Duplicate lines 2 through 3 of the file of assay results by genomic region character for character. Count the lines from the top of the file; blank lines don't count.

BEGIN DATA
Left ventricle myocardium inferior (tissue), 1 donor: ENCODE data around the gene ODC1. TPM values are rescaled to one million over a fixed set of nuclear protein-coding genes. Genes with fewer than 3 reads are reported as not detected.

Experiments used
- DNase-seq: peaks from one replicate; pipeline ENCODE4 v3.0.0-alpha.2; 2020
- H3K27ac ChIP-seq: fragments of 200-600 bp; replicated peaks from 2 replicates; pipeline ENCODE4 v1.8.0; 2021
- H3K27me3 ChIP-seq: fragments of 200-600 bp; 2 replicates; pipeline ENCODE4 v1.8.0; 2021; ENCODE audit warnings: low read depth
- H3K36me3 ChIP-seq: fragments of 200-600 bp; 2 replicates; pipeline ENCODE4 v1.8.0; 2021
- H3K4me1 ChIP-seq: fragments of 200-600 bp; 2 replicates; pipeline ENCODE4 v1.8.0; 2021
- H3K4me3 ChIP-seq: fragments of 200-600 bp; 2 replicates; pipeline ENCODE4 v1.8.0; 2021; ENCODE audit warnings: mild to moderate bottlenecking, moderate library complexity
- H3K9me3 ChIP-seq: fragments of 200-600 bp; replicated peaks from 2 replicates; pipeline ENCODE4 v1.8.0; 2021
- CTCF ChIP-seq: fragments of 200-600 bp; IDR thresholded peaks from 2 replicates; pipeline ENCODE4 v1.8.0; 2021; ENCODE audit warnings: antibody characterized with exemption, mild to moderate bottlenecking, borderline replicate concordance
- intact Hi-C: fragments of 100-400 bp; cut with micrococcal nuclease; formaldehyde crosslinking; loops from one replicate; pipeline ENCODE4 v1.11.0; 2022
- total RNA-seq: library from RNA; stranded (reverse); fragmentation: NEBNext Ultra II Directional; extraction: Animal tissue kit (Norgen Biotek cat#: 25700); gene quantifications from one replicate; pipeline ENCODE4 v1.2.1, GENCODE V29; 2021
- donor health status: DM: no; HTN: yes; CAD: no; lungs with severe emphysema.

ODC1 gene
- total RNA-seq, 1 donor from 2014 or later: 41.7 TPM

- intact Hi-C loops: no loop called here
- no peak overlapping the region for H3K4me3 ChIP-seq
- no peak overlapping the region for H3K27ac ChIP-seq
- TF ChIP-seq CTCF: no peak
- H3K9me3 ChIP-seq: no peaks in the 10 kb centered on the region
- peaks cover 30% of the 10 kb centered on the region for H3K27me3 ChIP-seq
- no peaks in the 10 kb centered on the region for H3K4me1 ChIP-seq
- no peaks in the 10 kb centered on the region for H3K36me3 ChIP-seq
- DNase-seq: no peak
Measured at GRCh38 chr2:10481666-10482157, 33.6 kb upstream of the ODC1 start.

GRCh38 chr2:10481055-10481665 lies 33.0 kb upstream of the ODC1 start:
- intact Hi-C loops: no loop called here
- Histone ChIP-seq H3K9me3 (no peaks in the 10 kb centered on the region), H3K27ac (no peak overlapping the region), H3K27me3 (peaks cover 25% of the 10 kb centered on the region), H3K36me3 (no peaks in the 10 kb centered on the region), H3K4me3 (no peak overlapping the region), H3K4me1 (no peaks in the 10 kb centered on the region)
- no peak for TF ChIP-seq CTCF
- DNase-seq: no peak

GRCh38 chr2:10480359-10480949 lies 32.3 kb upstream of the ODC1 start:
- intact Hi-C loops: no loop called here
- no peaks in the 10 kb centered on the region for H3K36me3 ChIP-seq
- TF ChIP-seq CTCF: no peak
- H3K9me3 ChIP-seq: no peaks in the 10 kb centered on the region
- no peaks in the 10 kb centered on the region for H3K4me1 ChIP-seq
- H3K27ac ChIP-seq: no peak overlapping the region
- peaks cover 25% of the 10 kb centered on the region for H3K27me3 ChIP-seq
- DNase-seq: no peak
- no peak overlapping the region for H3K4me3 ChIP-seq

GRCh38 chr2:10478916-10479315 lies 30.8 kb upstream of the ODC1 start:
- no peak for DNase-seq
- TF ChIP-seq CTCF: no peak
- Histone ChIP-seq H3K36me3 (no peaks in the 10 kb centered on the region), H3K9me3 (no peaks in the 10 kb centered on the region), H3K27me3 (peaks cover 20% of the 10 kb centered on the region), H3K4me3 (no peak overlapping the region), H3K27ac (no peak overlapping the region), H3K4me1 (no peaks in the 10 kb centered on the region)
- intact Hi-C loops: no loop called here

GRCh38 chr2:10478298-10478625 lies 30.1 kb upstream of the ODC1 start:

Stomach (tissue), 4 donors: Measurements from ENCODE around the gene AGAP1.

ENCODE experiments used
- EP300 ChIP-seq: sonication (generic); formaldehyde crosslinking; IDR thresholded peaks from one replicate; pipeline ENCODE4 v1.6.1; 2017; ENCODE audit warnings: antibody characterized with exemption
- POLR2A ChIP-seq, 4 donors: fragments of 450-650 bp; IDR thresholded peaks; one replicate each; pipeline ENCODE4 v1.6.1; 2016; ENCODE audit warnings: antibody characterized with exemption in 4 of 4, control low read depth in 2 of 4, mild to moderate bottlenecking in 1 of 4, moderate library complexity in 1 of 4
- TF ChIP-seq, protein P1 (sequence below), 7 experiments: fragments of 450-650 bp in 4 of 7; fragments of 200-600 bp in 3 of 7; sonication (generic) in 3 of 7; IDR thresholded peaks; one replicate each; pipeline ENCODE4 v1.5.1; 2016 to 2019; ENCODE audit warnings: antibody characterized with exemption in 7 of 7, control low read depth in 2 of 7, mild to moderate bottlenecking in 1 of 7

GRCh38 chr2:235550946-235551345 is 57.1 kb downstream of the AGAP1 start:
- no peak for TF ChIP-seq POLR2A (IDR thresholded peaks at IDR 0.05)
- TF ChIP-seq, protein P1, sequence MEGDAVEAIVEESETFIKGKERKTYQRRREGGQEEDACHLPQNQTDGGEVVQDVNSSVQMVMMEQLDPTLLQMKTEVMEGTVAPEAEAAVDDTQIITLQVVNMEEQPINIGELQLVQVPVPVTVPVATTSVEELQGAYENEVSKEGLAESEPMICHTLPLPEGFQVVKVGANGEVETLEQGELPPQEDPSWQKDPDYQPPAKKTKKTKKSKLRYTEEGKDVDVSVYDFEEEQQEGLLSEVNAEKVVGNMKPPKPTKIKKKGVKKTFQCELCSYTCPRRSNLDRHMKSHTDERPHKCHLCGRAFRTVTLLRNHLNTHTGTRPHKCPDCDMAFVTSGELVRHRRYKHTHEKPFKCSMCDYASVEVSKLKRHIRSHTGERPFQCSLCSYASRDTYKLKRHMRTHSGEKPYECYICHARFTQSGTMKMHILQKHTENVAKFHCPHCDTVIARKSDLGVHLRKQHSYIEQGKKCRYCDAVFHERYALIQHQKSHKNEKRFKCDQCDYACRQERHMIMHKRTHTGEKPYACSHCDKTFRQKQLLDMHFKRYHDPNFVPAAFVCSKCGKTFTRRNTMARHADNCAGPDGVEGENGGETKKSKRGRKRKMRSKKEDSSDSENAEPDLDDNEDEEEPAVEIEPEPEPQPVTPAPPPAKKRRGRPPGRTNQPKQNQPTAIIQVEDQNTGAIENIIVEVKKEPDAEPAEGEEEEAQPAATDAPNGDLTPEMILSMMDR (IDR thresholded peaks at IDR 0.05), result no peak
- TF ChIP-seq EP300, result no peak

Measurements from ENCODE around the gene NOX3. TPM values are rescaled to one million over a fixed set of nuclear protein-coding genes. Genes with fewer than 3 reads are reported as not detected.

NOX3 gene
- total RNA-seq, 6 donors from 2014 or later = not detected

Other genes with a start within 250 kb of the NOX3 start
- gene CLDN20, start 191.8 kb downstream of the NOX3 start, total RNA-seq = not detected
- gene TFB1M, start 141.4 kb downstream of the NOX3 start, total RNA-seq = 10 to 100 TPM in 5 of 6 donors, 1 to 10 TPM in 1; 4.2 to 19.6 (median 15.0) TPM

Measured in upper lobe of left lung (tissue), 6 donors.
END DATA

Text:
Experiments used
- DNase-seq: peaks from one replicate; pipeline ENCODE4 v3.0.0-alpha.2; 2020